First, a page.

CHARGE Interview

Picture 1 e1590505949776 | CHARGE Energy Conference

Jukka Ruusunen, president and CEO of Fingrid. (2 min read)

Ahead of CHARGE 2020 we speak to Mr Ruusunen on the benefits of branding to transmission companies, why it makes sense that everybody becomes “brand aware” and that 2018 Best Transmission Brand award.  

 

CHARGE: Why does a transmission company need branding?

Jukka Ruusunen: Whether you are interested in branding or not, the outside world has an opinion about your company. For heavily regulated utilities this is of special significance because your customers, meaning the society as a whole, have all the tools to control you. So to get a sort of public license to operate, we must have a good brand which reinforces the message that we are working for the whole of the society, that we are reliable, and that we are the best option for Finnish citizens.

CHARGE: At Fingrid you offer everybody, including your engineers, training which covers “brand awareness”. What feedback have you had from these training programmes?

JR: At first there was some confusion as to why we were doing this. But, for a 21st century energy company it is not enough to be good just at technology. We need to distinguish ourselves by how we relate to customers. But secondly, these training programmes have a huge internal company benefit: teams learn to cooperate better, and then finally, we found these programmes have a personal benefit for Fingrid staff. You are acquiring new skills, valuable in the jobs market.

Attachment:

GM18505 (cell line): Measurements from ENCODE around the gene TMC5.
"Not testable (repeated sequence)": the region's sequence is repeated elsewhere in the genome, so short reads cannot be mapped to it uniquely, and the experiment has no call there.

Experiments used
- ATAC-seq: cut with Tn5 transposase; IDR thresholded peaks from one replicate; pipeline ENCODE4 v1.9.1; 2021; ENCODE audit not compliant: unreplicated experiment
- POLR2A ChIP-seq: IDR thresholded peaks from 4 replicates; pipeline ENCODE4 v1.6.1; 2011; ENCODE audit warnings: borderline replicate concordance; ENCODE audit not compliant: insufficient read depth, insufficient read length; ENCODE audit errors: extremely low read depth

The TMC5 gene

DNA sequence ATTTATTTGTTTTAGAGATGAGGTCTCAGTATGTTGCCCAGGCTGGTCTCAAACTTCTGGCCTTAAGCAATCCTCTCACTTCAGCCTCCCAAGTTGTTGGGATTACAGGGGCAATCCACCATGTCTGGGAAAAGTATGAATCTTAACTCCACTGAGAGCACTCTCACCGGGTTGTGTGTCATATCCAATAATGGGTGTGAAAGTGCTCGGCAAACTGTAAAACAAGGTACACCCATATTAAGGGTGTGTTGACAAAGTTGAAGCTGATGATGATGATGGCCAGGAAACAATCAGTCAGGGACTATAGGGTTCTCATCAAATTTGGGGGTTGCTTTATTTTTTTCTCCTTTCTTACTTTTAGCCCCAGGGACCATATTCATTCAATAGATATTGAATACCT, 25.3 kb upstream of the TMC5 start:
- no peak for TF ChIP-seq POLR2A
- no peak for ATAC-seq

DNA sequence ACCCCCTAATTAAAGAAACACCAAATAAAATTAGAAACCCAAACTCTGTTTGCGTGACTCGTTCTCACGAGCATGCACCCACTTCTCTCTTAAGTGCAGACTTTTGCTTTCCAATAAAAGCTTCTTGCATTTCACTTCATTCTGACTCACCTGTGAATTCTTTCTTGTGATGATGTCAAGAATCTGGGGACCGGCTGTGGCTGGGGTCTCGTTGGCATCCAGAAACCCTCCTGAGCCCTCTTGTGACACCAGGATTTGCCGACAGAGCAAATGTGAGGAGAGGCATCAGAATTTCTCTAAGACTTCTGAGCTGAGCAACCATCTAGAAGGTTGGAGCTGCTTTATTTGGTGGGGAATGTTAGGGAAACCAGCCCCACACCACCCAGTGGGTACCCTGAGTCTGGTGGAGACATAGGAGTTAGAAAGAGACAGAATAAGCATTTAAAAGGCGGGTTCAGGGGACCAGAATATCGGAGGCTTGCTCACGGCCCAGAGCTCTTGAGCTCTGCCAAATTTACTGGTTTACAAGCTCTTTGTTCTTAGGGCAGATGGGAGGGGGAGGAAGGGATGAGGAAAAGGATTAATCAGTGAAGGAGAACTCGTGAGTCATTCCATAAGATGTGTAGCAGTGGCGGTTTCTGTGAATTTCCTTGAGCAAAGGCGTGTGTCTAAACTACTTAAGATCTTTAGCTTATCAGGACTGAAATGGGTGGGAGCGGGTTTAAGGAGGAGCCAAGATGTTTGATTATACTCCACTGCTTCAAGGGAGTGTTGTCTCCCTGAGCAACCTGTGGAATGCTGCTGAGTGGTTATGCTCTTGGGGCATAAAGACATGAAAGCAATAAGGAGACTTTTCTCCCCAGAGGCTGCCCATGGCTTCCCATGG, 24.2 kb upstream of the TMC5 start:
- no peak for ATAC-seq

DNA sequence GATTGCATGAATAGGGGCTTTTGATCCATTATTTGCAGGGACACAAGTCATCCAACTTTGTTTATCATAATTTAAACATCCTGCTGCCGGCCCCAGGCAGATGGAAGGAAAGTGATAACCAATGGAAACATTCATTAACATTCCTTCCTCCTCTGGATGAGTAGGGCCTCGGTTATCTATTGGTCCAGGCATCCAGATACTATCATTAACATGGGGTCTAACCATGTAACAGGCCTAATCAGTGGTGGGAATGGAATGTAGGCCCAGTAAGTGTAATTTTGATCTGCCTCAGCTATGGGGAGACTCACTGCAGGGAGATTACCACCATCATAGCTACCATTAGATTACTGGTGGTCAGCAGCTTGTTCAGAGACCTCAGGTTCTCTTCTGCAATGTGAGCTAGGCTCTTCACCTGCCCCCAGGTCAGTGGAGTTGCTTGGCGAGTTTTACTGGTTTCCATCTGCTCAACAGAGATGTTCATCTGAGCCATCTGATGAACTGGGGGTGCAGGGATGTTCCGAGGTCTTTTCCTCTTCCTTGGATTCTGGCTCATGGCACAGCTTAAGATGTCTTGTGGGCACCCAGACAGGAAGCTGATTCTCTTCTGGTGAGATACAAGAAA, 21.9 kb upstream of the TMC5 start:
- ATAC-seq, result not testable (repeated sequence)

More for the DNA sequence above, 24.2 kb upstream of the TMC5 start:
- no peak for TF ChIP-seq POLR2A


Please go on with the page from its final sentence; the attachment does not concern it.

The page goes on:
CHARGE: You won the 2018 CHARGE award for Best Transmission Brand. But, I understand that you had to fight a little to persuade your people to participate?

JR: There is a sense in our industry that the concept of brand is for marketing people and not for electrical engineers. You can even use a different  word for brand internally, because “the brand” is for television and whatever. So I found myself in discussions with colleagues on the deeper meaning of branding, going beyond the name. I remember asking whether we should be interested in how the society and our customers see us – as Fingrid people?  Then everyone said, of course, this is important. So this is the brand! I think engineers think of branding as a Hollywood-style word but when you talk about reputation, reliability and all those issues then people understand. So maybe we use more words, we don’t call it brand, but we actually mean the same things.

CHARGE: Taking what you’ve just said into account: let’s say you were planning to spend €1 million euros on branding over the next five years. How do you talk about it at stakeholder level? How do you justify branding spend?

JR: If we want to protect the ownership and the value of the company, then what is at stake is much more than €1 million euros. We are lowering the risk of difficult financial regulation. And then we are working with customers and learning from customers. That means we are developing the company, we are meeting the challenges of the future. Effectively, the way to understand and implement branding activity is by not separating it out from other strategic activities.  Don’t turn it into a separate work-stream, don’t leave it with consultants and forget about it. Keep on talking about it when you talk to your people.